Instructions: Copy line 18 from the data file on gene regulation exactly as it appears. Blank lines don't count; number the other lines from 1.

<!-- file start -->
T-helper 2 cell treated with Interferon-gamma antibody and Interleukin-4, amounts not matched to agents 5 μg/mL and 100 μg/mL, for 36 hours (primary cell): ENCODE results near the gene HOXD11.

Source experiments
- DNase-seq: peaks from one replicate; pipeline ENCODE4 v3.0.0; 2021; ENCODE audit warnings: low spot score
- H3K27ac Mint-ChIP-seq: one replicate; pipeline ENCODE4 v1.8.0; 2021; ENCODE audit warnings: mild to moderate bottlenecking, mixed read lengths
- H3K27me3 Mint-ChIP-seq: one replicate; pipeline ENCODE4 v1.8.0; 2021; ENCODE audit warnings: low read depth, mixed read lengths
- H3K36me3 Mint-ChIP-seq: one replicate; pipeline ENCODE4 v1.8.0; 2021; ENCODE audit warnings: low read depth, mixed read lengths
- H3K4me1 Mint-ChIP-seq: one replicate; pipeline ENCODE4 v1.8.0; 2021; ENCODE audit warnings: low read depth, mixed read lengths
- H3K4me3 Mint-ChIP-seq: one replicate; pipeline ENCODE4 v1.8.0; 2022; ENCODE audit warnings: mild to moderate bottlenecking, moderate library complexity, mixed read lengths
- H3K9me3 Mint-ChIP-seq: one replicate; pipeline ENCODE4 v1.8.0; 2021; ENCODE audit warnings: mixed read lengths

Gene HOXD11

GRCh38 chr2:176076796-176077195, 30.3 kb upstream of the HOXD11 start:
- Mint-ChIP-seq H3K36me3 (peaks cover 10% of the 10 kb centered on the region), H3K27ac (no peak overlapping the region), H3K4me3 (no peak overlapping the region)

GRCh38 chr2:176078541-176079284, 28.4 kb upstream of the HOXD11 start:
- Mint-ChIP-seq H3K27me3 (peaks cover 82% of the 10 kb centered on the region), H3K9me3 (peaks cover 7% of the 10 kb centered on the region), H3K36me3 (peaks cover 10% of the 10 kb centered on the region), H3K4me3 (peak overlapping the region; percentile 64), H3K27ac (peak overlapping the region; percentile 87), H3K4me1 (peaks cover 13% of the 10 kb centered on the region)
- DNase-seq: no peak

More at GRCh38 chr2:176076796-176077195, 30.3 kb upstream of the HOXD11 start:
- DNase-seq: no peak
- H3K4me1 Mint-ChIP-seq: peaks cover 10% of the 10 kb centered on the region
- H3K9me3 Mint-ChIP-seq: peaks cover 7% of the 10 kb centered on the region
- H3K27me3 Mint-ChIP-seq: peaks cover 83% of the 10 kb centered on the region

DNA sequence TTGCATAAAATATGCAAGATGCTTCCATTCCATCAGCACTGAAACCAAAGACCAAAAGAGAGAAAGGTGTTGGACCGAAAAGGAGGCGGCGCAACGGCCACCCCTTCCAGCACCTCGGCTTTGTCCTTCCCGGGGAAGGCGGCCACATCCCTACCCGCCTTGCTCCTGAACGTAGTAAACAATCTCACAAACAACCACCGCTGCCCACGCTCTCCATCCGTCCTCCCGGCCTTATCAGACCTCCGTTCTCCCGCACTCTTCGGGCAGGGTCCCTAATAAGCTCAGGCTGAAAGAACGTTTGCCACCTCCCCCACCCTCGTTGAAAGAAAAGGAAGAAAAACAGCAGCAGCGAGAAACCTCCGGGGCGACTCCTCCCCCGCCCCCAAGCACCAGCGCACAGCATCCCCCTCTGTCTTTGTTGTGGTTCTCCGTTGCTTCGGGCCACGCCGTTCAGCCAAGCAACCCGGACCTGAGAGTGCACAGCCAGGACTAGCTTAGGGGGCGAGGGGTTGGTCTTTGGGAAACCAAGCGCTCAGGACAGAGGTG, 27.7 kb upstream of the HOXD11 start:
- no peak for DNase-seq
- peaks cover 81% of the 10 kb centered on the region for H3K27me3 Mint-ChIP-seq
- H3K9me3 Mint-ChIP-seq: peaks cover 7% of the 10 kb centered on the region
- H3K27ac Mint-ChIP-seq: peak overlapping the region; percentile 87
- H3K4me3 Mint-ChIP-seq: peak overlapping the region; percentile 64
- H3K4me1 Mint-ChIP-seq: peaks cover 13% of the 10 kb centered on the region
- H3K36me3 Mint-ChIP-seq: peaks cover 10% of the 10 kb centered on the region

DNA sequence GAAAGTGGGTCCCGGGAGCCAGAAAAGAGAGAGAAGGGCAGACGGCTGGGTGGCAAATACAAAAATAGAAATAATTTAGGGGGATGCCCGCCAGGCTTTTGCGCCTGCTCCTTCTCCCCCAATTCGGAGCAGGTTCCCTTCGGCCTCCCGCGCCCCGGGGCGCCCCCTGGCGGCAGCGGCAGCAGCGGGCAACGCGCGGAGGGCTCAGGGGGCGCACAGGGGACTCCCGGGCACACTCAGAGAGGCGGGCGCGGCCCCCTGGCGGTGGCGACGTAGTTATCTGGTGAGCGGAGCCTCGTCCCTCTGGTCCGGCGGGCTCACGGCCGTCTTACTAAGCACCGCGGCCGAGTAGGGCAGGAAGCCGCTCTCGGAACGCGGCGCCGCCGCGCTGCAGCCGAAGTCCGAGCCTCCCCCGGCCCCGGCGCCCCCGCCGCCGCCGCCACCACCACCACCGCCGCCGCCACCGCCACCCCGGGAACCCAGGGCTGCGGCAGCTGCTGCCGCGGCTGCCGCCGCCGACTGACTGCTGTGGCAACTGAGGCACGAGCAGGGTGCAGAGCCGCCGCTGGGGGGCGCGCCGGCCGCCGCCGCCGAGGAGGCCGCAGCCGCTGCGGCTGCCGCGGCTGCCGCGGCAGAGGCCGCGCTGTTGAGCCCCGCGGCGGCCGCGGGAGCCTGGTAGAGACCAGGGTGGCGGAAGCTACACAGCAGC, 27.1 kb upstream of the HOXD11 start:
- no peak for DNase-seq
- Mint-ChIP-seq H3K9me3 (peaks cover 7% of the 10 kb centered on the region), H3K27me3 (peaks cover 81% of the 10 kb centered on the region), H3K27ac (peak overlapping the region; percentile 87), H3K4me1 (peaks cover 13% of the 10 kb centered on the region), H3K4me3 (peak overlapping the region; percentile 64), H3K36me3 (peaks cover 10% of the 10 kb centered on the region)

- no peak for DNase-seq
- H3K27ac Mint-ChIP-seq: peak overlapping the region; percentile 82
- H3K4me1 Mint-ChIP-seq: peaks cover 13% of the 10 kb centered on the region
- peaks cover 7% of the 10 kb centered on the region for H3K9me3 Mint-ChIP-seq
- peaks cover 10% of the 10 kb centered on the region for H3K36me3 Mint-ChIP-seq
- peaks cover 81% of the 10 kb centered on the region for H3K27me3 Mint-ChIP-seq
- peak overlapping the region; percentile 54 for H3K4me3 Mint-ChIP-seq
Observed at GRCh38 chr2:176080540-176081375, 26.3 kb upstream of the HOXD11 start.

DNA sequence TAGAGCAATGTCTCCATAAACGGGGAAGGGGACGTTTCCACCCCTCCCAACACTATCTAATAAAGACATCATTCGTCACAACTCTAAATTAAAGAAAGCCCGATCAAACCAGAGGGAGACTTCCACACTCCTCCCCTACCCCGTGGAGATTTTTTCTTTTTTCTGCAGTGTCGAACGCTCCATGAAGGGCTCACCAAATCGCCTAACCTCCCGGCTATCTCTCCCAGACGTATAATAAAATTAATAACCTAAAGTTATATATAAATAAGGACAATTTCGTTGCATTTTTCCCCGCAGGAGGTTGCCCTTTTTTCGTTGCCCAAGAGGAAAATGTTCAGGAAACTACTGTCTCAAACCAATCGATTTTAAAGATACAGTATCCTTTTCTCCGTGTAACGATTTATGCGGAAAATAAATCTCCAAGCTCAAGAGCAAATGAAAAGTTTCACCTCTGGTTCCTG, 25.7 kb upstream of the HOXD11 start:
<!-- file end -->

- H3K4me1 Mint-ChIP-seq: peaks cover 10% of the 10 kb centered on the region